The Conference Board Leading Economic Index (LEI) for the U.S.A. rose in March by 0.8% to trip over the critical 100 level barrier
In a quiet trading day, due to the extended Easter holiday period, the main indices in the USA closed up on the day in relatively thin trading conditions. The high impact news published in the afternoon session mainly included major mortgage lenders in the USA revamping their forecasts for the housing market. Both federally controlled major lenders cut their forecasts on sales and on new home building units for the coming year, not by any dramatic amount but potentially enough to signal that they’re calling the top of the market.
The Conference Board Leading Economic Index (LEI) for the U.S.A. rose in March by 0.8% to trip over the critical 100 level barrier. This followed a 0.5 percent increase in February, and a 0.2 percent increase in January.
Worrying news from Japan came in the form of the latest export figures, which fell to their weakest level in over a year. The timing couldn’t be worse for a domestic economy that’s just suffered a sales tax rise from 5-8 percent.
Fannie, Freddie cut housing-market forecasts for 2014
Federally controlled mortgage-finance giants Fannie Mae and Freddie Mac have cut their forecasts for the U.S. housing market’s performance in 2014. Doug Duncan, Fannie’s FNMA chief economist, said Monday that he now expects builders to start construction on 1.05 million housing units this year, down 50,000 from Fannie’s forecast earlier this year. He cited constraints on credit and labor. “We have downgraded our housing forecast slightly due to a lackluster sales picture, but the recent loss of momentum is likely a temporary one,” Duncan said. Last week, Freddie cut its forecast for home sales.
The Conference Board Leading Economic Index (LEI) for the U.S. Increased in March
The Conference Board Leading Economic Index® (LEI) for the U.S. increased 0.8 percent in March to 100.9 (2004 = 100), following a 0.5 percent increase in February, and a 0.2 percent increase in January. “The LEI rose sharply again, the third consecutive monthly increase,” said Ataman Ozyildirim Economist at The Conference Board.
After a winter pause, the leading indicators are gaining momentum and economic growth is gaining traction. While the improvements were broad-based, labor market indicators and the interest rate spread largely drove the March increase, offsetting the negative contribution from building permits.
Japan exports growth slows sharply, keeps pressure on BOJ to act
Japan suffered its worst annual trade deficit in March as exports growth slowed to its weakest in a year, suggesting a rapid loss of economic momentum that may prompt policy makers into early action as a national sales tax hike puts more strain on growth. The Bank of Japan has repeatedly ruled out fresh easing measures in the near term, insisting that the economy is on track to meet its 2 percent inflation target even as recent soft data hit investor confidence. However, the double-whammy of weak external demand and a chill in domestic consumption from the April 1 sales tax hike to 8 percent from 5 percent might add pressures on the economy.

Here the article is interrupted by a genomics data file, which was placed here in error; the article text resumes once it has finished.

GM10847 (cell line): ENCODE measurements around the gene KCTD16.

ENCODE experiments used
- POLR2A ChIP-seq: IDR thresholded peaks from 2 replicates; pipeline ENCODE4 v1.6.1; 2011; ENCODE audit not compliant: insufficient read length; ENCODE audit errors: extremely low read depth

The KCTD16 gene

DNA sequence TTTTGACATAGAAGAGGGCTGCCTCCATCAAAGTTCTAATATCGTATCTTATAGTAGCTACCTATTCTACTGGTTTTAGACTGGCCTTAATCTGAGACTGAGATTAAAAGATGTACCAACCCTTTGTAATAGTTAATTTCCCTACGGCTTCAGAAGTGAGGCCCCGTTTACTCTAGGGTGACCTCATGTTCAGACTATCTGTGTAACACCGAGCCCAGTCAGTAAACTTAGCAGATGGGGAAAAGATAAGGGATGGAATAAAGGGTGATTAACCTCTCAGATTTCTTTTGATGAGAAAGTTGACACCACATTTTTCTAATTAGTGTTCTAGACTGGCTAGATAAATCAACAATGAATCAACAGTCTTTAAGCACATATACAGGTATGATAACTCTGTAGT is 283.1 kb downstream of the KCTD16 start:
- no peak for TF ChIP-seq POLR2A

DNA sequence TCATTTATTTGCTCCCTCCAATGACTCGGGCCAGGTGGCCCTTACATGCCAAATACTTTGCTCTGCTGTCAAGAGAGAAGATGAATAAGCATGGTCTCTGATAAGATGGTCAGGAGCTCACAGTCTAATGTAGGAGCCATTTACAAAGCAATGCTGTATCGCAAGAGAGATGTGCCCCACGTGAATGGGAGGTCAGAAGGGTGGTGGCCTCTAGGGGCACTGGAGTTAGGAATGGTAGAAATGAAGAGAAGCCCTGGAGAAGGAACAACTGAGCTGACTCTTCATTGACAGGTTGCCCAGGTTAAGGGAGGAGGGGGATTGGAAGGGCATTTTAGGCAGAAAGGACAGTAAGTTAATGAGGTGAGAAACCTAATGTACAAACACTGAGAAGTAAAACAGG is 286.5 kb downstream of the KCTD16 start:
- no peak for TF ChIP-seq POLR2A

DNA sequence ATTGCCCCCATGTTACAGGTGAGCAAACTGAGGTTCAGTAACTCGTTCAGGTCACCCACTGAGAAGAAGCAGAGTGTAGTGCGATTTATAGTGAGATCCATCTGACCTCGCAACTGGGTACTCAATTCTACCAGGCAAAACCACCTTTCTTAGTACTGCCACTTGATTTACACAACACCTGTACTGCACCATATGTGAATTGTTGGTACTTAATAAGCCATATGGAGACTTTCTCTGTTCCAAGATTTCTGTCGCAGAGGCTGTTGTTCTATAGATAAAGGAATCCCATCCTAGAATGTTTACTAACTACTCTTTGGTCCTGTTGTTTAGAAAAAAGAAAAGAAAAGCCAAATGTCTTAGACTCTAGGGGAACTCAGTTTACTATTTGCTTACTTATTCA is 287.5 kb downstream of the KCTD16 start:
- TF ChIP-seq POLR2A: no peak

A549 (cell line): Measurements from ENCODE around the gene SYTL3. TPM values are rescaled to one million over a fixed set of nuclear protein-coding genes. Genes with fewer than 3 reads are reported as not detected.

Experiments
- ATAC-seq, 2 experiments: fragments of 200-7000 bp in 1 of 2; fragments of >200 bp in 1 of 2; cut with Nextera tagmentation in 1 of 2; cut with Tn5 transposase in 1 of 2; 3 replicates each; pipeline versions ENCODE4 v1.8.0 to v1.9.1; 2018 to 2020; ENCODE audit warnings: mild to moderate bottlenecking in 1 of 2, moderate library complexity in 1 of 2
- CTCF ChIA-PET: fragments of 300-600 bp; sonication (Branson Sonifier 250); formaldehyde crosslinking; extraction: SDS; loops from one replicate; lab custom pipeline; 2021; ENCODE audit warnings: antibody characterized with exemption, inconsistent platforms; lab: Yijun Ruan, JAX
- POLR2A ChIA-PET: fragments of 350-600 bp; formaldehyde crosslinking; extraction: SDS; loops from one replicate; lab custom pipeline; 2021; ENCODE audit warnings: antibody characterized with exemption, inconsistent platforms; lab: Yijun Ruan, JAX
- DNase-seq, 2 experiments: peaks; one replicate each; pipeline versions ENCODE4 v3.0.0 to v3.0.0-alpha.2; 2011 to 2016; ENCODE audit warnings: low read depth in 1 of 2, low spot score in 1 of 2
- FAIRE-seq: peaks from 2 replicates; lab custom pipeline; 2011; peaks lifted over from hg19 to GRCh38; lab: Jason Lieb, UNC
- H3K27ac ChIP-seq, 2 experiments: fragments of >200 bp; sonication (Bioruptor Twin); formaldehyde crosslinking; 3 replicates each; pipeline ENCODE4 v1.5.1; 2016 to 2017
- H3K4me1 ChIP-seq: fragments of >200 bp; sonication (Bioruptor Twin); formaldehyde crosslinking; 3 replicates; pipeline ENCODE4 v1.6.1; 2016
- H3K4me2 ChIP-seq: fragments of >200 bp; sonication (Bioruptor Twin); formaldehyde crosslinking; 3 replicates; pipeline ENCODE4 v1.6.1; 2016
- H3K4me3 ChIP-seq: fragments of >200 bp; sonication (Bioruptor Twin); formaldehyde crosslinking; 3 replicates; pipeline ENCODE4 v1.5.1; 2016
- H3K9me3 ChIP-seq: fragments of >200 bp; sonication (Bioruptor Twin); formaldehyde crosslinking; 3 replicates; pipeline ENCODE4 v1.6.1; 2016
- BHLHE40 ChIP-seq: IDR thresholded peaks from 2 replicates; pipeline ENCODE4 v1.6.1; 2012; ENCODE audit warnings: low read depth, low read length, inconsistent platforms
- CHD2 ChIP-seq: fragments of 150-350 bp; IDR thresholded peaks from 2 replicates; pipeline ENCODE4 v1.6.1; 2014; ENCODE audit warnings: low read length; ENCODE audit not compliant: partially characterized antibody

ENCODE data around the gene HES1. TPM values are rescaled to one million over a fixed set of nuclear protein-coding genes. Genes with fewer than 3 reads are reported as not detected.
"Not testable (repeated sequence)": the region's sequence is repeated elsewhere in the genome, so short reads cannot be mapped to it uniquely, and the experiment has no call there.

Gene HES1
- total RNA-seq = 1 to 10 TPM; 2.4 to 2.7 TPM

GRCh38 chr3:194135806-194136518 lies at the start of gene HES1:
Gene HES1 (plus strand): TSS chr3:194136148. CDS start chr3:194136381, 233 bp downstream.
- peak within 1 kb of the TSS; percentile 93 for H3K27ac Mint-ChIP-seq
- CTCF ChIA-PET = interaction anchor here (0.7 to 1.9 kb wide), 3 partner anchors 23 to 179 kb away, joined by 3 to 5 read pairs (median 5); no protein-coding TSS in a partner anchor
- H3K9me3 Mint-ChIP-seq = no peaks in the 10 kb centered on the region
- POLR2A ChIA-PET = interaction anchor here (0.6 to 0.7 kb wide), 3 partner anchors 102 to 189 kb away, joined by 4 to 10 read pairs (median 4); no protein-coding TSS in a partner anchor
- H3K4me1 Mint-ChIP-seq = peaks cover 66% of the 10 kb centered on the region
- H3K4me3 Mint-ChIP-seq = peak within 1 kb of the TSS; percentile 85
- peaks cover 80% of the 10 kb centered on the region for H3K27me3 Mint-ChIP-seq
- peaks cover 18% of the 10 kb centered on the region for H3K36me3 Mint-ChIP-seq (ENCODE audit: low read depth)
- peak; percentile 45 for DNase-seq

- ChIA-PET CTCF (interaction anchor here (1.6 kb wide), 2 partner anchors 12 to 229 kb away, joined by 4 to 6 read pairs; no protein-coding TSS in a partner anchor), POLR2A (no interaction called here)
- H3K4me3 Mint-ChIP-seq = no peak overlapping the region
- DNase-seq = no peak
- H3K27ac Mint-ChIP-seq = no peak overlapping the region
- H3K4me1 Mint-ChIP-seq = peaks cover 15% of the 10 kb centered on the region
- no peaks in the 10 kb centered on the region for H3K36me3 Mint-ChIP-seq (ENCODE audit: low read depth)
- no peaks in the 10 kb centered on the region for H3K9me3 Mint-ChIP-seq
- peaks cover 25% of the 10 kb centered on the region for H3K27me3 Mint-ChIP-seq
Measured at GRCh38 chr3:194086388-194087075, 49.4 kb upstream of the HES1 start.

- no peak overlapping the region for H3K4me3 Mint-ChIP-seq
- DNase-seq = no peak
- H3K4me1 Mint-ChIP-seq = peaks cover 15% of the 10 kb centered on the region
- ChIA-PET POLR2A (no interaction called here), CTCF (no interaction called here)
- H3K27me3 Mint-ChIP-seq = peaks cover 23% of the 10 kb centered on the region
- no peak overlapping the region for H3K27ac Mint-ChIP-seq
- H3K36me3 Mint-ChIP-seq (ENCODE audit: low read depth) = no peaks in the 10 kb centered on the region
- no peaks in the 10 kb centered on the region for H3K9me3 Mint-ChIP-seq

Market overview at 10:00 PM UK time
The DJIA closed up 0.25%, the SPX up 0.37% and the NASDAQ up 0.64%. NYMEX WTI oil was up 0.02% on the day at $104.32 per barrel whilst NYMEX nat gas was down 0.82% on the day at $4.70 per therm. The DJIA equity index future is up 0.13%, the SPX future is up 0.37% with the NASDAQ future up 0.84%.
The Bloomberg U.S. Dollar Index rose 0.04 percent to 1,011.32 mid afternoon in New York. Its last seven-day streak of gains ended May 17th.
The yen fell 0.2 percent to 102.62 per dollar after sliding 0.8 percent last week, the biggest decline since the five days to March 21st. Japan’s currency was little changed at 141.55 per euro. The dollar rose 0.1 percent to $1.3794 per euro, following a 0.5 percent weekly gain.
The dollar gained for a seventh day against a basket of peers, the longest streak in almost a year, as revised data in a Federal Reserve Bank of Chicago index signaled greater-than-forecast strength in the U.S. economy.
The New Zealand dollar declined 0.3 percent to 85.59 U.S. cents, after a 1.2 percent drop last week that was the biggest since the five days to Jan. 31.
The Aussie was little changed at 93.36 U.S. cents from last week, when it posted a 0.7 percent five-day drop. The Australian dollar was steady following its first weekly decline in five weeks, as China’s iron ore port inventory rose to 108.05 million metric tons in the week ended April 11th.
Benchmark 10-year yields fell one basis point, or 0.01 percentage point, to 2.71 percent late afternoon in New York. The price of the 2.75 percent note due in February 2024 gained 2/32, or 63 cents per $1,000 face amount, to 100 10/32. The yield reached 2.73 percent, the most since April 7th. Treasuries rose, pushing yields down from almost the highest levels in two weeks, as fatal clashes in Ukraine’s east spurred demand for the safety of government debt.
Fundamental policy decisions and high impact news events for April 22nd
Tuesday sees wholesale sales in Canada published, with the anticipation that the figure comes in at a circa 0.7% rise month on month. HPI for the USA is predicted to come in at 0.6% up for the month. Consumer confidence in Europe is anticipated to come in at -9, with existing home sales in the USA expected to come in at an annual rate of 4.57 million. The Richmond manufacturing index is anticipated to have recovered from -9 to a zero reading.